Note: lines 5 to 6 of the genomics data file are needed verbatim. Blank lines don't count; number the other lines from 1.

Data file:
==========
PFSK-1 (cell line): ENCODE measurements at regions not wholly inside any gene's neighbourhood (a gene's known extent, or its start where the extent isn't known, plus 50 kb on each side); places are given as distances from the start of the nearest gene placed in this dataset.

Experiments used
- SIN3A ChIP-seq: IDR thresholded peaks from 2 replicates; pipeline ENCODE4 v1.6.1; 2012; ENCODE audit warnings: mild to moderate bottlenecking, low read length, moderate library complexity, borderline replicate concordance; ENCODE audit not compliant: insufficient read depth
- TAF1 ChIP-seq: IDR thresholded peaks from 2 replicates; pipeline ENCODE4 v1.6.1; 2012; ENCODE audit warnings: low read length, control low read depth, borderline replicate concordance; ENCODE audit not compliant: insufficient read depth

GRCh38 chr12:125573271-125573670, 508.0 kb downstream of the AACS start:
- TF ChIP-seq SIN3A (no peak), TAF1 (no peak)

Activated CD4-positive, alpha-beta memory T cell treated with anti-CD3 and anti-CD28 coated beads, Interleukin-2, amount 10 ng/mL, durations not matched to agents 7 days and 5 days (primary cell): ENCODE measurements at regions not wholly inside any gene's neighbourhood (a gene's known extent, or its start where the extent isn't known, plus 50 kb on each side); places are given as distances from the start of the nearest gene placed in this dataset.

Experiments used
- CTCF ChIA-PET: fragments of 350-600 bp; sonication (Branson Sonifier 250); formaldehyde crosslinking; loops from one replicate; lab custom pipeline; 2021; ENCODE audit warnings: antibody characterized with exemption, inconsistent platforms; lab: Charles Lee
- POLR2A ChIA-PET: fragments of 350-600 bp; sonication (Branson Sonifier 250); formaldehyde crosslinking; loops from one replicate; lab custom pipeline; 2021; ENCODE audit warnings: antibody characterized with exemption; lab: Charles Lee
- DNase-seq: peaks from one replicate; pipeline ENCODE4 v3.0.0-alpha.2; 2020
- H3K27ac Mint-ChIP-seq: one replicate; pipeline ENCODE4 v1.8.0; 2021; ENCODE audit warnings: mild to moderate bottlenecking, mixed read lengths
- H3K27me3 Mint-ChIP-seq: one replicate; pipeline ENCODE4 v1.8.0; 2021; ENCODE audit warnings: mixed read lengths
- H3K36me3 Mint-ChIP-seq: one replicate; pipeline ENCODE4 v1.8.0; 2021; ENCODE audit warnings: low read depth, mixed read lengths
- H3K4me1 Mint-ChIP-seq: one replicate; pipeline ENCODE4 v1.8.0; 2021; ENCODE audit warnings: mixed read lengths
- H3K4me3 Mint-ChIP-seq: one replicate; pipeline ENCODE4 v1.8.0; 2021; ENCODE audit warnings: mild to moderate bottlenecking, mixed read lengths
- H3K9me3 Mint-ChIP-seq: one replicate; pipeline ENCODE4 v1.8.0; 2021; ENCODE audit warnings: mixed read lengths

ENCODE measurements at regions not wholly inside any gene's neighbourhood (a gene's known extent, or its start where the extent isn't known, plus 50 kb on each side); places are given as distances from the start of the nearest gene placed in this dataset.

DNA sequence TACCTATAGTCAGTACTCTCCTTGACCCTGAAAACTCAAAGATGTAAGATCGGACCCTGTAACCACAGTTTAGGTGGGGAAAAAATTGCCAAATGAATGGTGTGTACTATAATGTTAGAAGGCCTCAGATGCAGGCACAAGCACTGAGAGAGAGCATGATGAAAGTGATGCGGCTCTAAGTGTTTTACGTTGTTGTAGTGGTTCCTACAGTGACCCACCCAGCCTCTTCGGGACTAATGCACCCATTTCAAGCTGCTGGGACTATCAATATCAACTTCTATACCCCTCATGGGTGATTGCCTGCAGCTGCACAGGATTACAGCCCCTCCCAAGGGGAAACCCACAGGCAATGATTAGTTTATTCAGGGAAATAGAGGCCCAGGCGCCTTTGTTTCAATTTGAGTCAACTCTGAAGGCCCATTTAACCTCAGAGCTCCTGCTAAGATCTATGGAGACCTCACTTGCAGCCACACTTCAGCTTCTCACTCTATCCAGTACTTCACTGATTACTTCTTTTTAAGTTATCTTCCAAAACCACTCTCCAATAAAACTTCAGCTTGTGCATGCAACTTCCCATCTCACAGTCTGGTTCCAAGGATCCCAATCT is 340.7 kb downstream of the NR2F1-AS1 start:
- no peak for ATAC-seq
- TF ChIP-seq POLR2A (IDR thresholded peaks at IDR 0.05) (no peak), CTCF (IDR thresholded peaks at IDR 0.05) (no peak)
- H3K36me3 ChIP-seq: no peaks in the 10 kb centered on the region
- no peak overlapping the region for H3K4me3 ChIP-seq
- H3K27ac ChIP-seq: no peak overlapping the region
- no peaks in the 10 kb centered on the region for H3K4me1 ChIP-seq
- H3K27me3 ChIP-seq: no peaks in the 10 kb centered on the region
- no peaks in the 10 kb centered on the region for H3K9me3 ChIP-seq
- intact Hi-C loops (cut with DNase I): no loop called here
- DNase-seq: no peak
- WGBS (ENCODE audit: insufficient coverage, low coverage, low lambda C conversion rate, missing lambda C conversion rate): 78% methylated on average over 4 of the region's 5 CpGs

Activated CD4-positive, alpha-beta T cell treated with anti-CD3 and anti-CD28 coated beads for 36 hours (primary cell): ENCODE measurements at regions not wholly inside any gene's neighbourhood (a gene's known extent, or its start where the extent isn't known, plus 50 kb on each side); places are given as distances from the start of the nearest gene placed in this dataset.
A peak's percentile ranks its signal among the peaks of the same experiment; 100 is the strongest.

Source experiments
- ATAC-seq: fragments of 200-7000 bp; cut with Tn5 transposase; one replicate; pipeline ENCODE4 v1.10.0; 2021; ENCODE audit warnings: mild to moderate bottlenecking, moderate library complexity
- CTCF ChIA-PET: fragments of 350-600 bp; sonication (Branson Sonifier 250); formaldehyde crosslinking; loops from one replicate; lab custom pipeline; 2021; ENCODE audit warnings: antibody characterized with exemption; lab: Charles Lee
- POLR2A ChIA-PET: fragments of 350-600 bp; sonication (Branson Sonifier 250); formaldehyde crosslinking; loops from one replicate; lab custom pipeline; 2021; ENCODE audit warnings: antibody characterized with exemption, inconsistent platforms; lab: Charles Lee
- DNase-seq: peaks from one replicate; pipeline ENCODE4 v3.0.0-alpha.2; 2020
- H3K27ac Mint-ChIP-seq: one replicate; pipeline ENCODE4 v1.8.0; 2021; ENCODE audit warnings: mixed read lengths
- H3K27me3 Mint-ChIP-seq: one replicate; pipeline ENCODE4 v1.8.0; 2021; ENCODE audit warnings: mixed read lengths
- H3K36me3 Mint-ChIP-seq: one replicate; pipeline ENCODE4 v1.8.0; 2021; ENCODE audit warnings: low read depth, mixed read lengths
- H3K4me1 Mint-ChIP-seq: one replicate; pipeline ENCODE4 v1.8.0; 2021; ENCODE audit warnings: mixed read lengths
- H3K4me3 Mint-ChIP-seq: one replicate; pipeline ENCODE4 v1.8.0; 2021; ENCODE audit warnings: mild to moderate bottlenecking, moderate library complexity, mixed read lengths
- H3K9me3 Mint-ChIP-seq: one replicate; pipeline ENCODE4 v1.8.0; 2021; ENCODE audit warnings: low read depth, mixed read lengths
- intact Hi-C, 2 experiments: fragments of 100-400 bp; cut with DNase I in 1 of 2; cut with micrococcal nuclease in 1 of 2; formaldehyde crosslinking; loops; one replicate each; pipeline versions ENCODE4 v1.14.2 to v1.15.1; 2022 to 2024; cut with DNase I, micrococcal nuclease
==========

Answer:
GRCh38 chr12:125573271-125573670, 508.0 kb downstream of the AACS start:
- TF ChIP-seq SIN3A (no peak), TAF1 (no peak)